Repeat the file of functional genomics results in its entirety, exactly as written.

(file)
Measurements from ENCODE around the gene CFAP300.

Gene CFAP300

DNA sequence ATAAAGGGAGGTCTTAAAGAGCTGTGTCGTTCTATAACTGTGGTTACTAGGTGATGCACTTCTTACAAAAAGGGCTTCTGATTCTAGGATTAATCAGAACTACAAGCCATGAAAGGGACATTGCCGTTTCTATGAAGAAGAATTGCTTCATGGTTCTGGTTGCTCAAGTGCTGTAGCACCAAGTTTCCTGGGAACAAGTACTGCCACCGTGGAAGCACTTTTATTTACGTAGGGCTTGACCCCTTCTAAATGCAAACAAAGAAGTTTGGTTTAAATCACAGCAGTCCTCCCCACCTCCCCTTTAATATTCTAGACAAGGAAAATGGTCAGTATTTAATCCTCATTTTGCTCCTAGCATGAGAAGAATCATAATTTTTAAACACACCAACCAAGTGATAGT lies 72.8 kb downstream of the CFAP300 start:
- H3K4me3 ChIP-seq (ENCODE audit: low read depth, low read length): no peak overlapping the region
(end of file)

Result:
Measurements from ENCODE around the gene CFAP300.

Gene CFAP300

DNA sequence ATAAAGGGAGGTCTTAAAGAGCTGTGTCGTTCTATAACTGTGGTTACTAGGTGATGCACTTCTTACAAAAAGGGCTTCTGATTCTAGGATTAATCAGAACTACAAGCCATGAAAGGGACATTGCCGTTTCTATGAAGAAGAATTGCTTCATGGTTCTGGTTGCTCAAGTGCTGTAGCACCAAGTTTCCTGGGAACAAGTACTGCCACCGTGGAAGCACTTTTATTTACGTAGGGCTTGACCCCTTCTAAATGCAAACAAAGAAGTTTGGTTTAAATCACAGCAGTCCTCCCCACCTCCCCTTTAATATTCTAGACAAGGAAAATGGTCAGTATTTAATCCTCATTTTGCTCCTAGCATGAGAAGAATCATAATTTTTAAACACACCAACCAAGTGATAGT lies 72.8 kb downstream of the CFAP300 start:
- H3K4me3 ChIP-seq (ENCODE audit: low read depth, low read length): no peak overlapping the region